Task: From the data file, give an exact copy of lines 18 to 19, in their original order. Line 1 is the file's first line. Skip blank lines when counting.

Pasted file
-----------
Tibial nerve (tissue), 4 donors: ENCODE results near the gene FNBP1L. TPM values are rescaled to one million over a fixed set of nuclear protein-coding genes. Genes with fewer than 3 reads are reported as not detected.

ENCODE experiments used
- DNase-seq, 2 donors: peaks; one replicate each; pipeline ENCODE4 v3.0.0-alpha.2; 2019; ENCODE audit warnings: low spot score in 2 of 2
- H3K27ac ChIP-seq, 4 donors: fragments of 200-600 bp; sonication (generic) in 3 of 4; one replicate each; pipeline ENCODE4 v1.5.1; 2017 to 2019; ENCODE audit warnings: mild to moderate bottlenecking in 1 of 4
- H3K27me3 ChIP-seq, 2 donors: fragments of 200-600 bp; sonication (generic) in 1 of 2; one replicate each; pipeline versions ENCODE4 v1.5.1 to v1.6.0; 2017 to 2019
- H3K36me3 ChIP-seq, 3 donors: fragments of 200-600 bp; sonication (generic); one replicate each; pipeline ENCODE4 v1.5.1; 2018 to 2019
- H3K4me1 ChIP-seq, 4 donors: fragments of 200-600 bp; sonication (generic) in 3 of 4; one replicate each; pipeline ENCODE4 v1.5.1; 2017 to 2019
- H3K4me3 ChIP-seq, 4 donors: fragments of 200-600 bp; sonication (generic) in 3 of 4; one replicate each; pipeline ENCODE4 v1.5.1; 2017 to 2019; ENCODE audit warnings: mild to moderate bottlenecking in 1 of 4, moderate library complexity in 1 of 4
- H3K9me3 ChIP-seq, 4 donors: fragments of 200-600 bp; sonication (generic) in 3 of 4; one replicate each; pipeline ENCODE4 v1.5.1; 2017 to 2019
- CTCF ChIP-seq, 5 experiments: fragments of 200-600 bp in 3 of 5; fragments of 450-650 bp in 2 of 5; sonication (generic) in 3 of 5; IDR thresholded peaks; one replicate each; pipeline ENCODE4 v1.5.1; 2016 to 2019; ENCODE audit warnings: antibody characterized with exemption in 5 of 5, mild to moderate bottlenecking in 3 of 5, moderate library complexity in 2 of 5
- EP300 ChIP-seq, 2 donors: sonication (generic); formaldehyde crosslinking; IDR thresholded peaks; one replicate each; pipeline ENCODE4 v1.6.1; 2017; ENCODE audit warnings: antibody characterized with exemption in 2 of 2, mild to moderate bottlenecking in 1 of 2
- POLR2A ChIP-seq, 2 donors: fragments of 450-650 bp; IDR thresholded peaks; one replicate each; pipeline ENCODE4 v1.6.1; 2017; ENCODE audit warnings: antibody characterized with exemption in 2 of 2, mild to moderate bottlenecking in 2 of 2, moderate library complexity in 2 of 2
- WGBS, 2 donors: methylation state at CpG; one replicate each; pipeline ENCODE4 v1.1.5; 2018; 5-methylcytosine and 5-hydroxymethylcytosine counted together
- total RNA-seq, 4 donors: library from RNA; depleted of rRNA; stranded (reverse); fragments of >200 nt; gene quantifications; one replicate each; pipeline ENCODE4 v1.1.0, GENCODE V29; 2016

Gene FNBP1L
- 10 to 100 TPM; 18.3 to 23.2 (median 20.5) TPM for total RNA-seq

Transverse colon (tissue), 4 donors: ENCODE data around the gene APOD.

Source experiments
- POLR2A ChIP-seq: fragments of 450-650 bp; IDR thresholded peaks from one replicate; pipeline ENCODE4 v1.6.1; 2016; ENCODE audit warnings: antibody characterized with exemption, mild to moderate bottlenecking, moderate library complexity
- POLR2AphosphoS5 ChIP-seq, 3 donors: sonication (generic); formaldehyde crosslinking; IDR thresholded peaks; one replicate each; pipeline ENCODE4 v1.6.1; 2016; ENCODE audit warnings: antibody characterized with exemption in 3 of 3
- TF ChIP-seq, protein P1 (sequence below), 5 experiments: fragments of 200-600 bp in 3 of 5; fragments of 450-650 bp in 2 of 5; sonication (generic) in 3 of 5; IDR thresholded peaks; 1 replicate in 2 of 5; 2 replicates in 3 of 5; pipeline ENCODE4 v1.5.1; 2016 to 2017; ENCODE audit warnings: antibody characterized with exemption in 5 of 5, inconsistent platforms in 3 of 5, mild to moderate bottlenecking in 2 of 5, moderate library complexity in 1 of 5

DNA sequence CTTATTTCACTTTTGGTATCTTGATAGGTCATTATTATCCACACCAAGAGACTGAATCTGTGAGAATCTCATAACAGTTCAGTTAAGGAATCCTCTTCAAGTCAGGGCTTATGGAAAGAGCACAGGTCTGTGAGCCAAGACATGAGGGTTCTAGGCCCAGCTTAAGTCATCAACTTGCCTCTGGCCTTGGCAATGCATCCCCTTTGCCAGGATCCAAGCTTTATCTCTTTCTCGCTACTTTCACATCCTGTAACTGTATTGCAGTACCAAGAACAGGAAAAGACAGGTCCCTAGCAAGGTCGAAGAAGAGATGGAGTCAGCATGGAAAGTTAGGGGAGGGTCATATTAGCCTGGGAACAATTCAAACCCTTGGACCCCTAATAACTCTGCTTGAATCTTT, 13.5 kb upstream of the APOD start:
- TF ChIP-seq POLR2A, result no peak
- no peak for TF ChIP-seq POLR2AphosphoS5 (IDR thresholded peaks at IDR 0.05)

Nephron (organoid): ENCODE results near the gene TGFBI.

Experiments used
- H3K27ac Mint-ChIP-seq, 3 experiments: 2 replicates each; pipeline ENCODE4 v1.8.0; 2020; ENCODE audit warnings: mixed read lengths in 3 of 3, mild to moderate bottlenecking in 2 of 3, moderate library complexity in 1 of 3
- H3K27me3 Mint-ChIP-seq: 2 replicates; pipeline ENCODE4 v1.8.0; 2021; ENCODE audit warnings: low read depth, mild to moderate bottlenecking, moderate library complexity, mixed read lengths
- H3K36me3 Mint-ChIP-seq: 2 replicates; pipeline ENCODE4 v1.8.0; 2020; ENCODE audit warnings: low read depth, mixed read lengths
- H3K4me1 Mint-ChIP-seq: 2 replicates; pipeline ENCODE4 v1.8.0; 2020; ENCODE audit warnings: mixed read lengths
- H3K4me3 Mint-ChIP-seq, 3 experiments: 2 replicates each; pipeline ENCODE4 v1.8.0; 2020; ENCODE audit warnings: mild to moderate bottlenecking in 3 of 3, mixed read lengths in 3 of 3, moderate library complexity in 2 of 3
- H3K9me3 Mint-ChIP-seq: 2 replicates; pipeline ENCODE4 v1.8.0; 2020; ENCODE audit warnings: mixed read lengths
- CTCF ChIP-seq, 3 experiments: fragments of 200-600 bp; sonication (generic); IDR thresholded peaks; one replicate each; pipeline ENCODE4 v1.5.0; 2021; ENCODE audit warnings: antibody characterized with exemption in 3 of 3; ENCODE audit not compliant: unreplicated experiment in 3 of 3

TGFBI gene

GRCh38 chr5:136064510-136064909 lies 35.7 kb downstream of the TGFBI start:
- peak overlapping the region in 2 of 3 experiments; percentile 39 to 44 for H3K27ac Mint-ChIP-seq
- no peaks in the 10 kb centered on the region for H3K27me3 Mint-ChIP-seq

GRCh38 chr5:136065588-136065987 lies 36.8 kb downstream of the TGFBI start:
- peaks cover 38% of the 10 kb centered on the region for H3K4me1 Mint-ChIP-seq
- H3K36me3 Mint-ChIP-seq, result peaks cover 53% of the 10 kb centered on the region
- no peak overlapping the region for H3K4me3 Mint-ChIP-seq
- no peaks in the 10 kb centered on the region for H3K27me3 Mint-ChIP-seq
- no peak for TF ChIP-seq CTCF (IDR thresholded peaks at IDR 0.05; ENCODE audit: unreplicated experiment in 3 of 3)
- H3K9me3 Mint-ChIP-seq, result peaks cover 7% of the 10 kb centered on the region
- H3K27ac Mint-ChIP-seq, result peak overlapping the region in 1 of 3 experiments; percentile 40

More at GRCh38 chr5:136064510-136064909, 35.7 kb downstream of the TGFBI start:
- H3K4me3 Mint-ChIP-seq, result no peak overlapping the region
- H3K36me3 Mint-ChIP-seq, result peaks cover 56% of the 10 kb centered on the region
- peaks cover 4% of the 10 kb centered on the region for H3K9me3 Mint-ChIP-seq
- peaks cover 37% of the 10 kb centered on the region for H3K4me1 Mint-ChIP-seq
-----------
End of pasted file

Source experiments
- POLR2A ChIP-seq: fragments of 450-650 bp; IDR thresholded peaks from one replicate; pipeline ENCODE4 v1.6.1; 2016; ENCODE audit warnings: antibody characterized with exemption, mild to moderate bottlenecking, moderate library complexity